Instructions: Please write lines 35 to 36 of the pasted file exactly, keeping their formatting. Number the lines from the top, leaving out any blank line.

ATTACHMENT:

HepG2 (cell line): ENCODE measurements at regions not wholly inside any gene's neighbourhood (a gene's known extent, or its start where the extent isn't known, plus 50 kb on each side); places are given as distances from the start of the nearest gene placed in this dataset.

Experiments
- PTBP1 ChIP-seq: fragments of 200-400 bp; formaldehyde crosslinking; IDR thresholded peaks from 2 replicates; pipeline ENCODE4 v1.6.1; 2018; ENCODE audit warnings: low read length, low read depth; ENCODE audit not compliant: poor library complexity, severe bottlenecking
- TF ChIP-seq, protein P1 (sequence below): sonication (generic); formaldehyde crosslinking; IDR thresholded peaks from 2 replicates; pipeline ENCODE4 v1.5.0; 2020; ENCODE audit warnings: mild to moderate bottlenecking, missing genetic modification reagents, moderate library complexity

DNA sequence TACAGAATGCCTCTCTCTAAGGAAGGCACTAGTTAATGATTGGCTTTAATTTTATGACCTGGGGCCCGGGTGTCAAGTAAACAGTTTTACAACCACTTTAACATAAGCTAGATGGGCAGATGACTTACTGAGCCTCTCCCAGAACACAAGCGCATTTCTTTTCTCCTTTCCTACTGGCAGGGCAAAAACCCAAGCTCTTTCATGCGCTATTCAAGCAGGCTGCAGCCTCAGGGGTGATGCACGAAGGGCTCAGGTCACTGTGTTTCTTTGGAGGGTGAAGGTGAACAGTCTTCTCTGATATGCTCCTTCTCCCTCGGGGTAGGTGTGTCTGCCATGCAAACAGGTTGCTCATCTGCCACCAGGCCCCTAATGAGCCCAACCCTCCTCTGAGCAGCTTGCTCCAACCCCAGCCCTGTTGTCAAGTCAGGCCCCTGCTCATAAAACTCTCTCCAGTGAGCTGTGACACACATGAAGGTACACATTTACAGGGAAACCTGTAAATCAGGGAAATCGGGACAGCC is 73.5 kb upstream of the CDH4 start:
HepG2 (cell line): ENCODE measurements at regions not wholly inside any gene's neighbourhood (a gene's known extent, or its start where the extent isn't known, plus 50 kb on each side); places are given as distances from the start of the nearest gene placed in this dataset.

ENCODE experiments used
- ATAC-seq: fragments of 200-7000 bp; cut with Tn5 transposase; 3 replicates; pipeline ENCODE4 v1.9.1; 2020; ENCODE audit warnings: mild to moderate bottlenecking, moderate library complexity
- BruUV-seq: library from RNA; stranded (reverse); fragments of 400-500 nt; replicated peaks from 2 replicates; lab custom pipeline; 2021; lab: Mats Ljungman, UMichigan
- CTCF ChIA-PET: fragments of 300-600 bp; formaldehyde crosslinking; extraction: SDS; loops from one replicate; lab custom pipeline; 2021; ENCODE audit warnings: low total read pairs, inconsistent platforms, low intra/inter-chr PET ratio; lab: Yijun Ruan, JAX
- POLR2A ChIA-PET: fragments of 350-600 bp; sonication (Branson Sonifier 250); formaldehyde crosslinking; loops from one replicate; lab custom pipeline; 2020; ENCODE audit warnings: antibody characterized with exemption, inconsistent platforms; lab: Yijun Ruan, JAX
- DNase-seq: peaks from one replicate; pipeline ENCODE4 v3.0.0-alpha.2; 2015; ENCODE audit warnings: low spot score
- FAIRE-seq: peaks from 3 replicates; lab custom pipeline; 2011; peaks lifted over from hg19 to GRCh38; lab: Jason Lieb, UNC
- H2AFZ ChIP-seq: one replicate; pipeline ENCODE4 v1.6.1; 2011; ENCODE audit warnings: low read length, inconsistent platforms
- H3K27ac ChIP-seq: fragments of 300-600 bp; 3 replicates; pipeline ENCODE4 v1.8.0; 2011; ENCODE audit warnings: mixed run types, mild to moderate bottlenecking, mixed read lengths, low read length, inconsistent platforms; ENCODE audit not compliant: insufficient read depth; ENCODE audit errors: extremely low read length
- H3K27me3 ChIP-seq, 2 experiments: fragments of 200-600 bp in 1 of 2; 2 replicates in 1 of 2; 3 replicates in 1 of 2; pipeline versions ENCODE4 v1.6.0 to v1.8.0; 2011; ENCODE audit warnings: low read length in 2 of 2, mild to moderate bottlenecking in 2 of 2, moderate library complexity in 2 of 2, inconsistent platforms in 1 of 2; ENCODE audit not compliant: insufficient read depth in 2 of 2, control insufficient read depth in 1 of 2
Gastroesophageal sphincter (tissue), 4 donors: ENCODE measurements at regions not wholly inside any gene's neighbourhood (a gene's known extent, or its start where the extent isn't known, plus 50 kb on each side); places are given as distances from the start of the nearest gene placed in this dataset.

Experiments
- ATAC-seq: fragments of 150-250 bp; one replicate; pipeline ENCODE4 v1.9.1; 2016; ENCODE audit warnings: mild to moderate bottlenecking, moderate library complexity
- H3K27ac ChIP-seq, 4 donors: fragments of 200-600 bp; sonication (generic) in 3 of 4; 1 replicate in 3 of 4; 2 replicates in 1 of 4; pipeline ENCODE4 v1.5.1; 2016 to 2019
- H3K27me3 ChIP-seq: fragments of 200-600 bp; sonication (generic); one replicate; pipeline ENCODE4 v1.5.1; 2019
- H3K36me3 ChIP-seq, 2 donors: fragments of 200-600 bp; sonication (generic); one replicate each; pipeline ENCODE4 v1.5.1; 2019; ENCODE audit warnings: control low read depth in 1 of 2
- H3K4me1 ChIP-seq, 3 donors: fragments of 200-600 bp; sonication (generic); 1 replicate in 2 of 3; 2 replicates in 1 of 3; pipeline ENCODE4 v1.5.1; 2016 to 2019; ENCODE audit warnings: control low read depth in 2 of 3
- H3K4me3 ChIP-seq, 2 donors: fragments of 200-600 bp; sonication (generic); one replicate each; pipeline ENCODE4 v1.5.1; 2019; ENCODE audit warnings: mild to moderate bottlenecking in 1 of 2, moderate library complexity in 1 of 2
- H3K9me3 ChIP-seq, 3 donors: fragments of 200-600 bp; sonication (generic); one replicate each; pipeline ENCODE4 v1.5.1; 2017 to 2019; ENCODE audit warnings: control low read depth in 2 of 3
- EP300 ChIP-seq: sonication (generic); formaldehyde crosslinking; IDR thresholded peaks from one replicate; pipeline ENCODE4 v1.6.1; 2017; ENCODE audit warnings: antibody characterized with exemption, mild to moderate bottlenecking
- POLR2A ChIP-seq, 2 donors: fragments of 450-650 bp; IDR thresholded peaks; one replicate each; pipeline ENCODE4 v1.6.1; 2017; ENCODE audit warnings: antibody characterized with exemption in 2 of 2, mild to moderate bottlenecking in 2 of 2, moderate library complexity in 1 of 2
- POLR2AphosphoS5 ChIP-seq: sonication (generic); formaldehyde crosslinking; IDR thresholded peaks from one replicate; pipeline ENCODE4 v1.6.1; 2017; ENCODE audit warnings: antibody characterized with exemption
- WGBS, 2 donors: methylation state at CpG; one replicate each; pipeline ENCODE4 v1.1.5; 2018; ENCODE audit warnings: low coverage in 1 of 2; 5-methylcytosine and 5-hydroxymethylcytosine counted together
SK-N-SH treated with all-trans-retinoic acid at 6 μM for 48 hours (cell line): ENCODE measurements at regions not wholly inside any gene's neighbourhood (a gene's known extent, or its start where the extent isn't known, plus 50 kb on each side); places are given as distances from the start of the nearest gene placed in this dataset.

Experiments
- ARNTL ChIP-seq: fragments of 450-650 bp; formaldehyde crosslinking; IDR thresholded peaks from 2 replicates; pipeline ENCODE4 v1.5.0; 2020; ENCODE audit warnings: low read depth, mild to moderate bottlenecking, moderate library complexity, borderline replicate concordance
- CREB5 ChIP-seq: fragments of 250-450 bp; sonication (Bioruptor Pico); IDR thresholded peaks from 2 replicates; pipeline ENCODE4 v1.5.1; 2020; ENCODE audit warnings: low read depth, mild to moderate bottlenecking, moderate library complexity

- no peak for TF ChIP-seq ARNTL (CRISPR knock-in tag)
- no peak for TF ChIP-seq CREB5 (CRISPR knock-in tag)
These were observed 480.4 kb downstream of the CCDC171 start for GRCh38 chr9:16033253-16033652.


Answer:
- no peak for TF ChIP-seq CREB5 (CRISPR knock-in tag)
These were observed 480.4 kb downstream of the CCDC171 start for GRCh38 chr9:16033253-16033652.